Mission, Vision & Philosophy

The mission of the Arthur W. Page Society is to strengthen the enterprise leadership role of the chief communications officer by embracing the highest professional standards, advancing the way communications is understood, practiced and taught, and providing a collegial and dynamic learning environment.


The Arthur W. Page Society believes that the chief communications officer possesses the opportunity and responsibility to ensure that enterprises operate honestly, responsibly and with genuine respect for the interests of all stakeholders. By establishing and activating corporate character, the chief communications officer earns and maintains public trust, protects reputation and preserves the enterprise's social license to operate. Strong leadership by the chief communications officer ensures that enterprises not only succeed financially but also contribute positively to society and to the communities in which they operate.


Arthur W. Page viewed public relations as the art of developing, understanding and communicating character, both corporate and individual. This vision was a natural outgrowth of his belief in humanism and freedom as America's guiding characteristics and as preconditions for capitalism.

The successful corporation, Page believed, must shape its character in concert with that of the nation. It must operate in the public interest, manage for the long run and make customer satisfaction its primary goal. At a public relations conference of the Chesapeake and Ohio Railway Company in October, 1939 he described the dynamic this way:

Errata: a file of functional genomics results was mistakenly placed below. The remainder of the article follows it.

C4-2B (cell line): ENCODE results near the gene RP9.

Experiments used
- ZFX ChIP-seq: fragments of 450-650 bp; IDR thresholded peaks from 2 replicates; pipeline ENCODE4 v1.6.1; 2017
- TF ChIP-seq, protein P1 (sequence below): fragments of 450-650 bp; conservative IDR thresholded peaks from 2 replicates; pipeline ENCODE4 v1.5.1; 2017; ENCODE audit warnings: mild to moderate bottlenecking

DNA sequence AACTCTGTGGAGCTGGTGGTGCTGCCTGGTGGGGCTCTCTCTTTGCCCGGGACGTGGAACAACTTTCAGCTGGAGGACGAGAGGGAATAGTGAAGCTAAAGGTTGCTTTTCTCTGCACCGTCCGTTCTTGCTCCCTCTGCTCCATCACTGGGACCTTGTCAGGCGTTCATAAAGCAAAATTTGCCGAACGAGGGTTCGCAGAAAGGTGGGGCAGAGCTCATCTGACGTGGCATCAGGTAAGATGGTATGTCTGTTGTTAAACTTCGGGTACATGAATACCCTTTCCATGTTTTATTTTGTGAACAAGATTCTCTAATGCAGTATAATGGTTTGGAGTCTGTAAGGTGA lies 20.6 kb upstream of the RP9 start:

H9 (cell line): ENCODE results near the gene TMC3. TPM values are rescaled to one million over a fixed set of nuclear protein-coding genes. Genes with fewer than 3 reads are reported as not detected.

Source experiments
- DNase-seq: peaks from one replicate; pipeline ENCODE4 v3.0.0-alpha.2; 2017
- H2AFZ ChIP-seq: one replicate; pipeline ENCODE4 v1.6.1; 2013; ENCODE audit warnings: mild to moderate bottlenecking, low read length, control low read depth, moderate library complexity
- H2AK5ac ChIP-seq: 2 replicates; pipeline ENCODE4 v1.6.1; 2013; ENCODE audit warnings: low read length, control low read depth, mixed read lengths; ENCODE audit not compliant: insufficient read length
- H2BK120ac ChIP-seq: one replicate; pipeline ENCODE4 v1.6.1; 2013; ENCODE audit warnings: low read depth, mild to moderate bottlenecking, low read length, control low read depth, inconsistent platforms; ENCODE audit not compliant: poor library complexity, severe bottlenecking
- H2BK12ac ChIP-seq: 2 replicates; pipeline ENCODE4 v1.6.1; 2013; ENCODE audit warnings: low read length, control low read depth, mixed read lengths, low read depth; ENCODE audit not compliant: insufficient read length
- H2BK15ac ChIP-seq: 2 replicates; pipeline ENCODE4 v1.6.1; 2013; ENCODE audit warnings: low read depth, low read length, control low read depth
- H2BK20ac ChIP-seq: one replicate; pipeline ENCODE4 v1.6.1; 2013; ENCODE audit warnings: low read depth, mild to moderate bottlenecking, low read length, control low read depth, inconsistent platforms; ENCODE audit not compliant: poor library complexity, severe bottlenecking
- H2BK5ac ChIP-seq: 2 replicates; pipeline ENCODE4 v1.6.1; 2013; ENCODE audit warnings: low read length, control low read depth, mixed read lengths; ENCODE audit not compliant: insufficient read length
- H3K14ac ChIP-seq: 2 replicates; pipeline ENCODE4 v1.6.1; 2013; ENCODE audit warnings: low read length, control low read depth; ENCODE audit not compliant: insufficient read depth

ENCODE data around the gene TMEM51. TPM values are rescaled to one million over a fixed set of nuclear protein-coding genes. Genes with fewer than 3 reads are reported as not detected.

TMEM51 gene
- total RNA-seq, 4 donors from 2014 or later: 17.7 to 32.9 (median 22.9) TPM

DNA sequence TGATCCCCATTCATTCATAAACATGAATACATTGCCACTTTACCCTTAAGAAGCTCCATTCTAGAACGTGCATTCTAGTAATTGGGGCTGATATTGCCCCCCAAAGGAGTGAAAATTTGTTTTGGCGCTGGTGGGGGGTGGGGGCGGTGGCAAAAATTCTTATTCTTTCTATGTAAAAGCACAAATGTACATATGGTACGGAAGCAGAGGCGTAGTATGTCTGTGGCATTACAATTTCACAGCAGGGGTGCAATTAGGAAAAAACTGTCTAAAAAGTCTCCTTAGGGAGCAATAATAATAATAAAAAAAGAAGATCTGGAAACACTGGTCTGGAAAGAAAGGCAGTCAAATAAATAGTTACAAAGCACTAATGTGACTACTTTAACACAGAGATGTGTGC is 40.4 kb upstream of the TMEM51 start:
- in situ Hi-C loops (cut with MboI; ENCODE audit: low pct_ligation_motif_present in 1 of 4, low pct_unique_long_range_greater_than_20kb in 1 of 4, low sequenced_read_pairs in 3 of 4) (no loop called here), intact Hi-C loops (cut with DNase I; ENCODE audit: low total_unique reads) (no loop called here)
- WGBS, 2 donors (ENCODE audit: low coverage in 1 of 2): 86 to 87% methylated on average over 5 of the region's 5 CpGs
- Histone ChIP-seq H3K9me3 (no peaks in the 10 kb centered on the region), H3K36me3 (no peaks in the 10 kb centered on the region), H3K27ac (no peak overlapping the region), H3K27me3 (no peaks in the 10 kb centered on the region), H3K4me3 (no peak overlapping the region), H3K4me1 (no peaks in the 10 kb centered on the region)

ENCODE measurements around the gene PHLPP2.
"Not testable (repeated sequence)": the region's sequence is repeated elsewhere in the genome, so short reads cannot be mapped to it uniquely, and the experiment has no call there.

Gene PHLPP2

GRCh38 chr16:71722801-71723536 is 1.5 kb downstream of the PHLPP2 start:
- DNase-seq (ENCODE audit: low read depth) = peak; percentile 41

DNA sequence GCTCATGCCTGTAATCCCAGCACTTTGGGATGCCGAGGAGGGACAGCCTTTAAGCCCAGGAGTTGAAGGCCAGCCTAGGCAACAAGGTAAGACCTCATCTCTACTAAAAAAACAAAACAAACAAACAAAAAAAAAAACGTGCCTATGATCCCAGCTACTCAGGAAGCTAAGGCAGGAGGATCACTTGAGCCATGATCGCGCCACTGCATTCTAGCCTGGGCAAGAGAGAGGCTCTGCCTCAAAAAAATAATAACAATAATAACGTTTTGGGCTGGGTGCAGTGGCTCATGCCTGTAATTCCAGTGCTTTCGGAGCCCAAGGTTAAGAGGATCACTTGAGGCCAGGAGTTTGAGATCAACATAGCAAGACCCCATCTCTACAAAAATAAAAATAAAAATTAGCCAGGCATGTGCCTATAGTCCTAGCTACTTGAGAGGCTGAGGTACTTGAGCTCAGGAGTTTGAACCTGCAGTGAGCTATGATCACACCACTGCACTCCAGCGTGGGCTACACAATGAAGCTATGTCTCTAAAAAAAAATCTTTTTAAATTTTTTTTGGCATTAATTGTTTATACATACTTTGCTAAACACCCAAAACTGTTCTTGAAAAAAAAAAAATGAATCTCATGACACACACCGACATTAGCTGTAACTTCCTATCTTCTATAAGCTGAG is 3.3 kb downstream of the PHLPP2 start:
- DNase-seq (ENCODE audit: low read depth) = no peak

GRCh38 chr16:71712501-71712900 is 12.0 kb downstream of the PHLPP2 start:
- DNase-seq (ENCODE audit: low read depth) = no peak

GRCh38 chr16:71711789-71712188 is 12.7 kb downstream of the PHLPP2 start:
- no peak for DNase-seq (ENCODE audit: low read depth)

"Real success, both for big business and the public, lies in large enterprise conducting itself in the public interest and in such a way that the public will give it sufficient freedom to serve effectively."

When asked in 1946 about the public relations job that business as a whole should do, Page responded:

"[A]ny concern that does business with the public is in a public business. It is subject to regulation in many ways -- by laws, from those affecting incorporation to blue sky legislation; by forms of public supervision; by the public's giving or withholding patronage, and by public praise or blame from the press, radio, political leaders. Public opinion may at any time be translated into law.

"This task of business in fitting itself to the pattern of public desires is public relations. It is, in effect, adapting big business to a democracy. The public relations job of this, as of other businesses, is to earn a good reputation with the public, to establish itself in the public mind as an institution of character and one which functions in the public interest.

"As for advertising and publicity, it is true they are important parts of public relations, although here, as in most human affairs, what you do is more important than what you say. What you say, the manner and extent to which you inform the public about the conduct of your business is a vital matter, however. Purpose of this information is to tell the public about the policies and practices of a company so as to demonstrate how it is fulfilling its contract with the public. The theory is that the greater the public knowledge of a business the greater the public's understanding of the business and the greater the use of its goods and services."